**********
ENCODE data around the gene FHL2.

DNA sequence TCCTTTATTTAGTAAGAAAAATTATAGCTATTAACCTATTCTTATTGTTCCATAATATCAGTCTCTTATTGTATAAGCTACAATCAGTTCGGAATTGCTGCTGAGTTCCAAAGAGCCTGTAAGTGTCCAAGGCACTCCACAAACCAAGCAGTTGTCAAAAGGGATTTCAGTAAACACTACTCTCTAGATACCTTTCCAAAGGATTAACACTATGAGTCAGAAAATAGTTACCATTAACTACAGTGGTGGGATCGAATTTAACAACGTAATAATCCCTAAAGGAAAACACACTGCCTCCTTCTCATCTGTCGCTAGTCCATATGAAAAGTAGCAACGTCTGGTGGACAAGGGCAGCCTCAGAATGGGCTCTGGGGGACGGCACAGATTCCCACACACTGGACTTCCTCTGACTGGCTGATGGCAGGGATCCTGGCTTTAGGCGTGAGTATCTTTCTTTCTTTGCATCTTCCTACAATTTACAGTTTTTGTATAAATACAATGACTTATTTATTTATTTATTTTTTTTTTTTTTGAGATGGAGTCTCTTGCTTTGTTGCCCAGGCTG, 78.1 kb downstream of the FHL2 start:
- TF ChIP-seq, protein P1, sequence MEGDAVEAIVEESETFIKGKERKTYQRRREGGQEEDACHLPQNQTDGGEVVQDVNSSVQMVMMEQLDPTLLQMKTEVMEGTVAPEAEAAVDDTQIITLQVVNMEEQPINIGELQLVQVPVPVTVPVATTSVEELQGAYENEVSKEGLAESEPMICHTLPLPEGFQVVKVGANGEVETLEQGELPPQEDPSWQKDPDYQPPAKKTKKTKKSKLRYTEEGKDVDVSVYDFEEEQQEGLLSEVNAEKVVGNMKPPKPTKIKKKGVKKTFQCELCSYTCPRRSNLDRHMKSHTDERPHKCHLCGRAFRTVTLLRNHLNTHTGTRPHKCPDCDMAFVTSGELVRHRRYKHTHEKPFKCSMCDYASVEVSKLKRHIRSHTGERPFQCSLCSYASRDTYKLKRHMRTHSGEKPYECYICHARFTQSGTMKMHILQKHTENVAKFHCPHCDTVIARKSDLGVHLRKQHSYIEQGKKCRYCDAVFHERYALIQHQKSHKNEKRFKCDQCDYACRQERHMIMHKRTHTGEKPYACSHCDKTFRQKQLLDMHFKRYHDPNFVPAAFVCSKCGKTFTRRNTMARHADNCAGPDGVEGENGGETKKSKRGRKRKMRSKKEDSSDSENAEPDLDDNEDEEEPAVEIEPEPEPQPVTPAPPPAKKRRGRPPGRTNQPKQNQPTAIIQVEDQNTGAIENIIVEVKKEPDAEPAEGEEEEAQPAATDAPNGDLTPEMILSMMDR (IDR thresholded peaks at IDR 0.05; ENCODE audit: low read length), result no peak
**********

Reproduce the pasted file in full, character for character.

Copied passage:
ENCODE data around the gene FHL2.

DNA sequence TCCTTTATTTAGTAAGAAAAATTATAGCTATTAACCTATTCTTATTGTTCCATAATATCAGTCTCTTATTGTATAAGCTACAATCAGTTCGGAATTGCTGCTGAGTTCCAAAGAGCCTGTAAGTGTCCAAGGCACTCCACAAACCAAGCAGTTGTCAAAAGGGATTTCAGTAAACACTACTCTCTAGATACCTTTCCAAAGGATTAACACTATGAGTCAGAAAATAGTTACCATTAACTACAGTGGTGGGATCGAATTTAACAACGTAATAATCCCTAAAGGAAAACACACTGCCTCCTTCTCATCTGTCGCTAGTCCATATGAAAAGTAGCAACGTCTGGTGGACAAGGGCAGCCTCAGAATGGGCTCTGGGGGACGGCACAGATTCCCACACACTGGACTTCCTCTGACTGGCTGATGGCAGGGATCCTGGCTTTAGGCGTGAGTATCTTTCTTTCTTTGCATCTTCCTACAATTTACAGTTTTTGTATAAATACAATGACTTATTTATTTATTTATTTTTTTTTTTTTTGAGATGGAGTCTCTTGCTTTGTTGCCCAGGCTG, 78.1 kb downstream of the FHL2 start:
- TF ChIP-seq, protein P1, sequence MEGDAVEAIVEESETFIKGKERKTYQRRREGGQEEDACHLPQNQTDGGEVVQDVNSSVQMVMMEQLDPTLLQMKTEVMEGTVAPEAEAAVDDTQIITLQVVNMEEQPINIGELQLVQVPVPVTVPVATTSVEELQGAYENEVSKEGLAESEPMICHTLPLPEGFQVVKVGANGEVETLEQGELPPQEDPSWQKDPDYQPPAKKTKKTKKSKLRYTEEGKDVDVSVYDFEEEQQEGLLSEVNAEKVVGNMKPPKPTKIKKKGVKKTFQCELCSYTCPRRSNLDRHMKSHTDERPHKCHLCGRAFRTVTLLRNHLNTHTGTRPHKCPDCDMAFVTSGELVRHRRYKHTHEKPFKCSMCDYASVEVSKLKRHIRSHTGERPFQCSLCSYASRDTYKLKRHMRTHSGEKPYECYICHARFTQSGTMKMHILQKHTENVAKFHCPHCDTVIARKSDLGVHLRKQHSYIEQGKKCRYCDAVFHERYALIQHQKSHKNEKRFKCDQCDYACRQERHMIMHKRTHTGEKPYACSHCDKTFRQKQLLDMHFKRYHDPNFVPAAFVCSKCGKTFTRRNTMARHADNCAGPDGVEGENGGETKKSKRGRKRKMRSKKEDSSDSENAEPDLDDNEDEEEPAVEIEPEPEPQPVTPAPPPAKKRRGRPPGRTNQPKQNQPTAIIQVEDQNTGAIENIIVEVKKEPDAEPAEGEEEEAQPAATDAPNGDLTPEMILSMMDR (IDR thresholded peaks at IDR 0.05; ENCODE audit: low read length), result no peak